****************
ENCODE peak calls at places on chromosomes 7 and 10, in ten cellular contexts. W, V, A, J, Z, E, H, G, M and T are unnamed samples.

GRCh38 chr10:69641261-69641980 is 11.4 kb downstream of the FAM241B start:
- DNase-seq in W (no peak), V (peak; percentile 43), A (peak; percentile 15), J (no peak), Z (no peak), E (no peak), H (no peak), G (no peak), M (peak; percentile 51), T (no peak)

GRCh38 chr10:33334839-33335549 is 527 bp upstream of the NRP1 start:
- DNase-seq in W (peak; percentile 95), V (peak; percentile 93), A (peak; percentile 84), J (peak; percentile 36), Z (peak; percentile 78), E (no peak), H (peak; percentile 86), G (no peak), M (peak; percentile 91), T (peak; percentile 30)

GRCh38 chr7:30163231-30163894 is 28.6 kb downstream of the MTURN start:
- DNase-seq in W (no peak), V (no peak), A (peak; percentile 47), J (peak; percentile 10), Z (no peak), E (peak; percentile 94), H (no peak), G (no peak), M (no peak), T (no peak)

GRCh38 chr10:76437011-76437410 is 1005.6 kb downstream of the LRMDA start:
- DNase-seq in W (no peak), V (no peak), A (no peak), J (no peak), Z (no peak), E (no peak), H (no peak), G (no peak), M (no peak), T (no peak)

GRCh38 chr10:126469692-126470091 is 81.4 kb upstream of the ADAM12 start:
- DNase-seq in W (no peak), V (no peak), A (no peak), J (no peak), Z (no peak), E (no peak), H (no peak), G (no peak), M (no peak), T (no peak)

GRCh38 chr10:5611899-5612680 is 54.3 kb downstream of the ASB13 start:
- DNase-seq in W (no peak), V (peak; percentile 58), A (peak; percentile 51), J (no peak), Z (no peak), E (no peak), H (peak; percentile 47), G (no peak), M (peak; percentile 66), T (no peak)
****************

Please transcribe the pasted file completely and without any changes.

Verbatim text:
ENCODE peak calls at places on chromosomes 7 and 10, in ten cellular contexts. W, V, A, J, Z, E, H, G, M and T are unnamed samples.

GRCh38 chr10:69641261-69641980 is 11.4 kb downstream of the FAM241B start:
- DNase-seq in W (no peak), V (peak; percentile 43), A (peak; percentile 15), J (no peak), Z (no peak), E (no peak), H (no peak), G (no peak), M (peak; percentile 51), T (no peak)

GRCh38 chr10:33334839-33335549 is 527 bp upstream of the NRP1 start:
- DNase-seq in W (peak; percentile 95), V (peak; percentile 93), A (peak; percentile 84), J (peak; percentile 36), Z (peak; percentile 78), E (no peak), H (peak; percentile 86), G (no peak), M (peak; percentile 91), T (peak; percentile 30)

GRCh38 chr7:30163231-30163894 is 28.6 kb downstream of the MTURN start:
- DNase-seq in W (no peak), V (no peak), A (peak; percentile 47), J (peak; percentile 10), Z (no peak), E (peak; percentile 94), H (no peak), G (no peak), M (no peak), T (no peak)

GRCh38 chr10:76437011-76437410 is 1005.6 kb downstream of the LRMDA start:
- DNase-seq in W (no peak), V (no peak), A (no peak), J (no peak), Z (no peak), E (no peak), H (no peak), G (no peak), M (no peak), T (no peak)

GRCh38 chr10:126469692-126470091 is 81.4 kb upstream of the ADAM12 start:
- DNase-seq in W (no peak), V (no peak), A (no peak), J (no peak), Z (no peak), E (no peak), H (no peak), G (no peak), M (no peak), T (no peak)

GRCh38 chr10:5611899-5612680 is 54.3 kb downstream of the ASB13 start:
- DNase-seq in W (no peak), V (peak; percentile 58), A (peak; percentile 51), J (no peak), Z (no peak), E (no peak), H (peak; percentile 47), G (no peak), M (peak; percentile 66), T (no peak)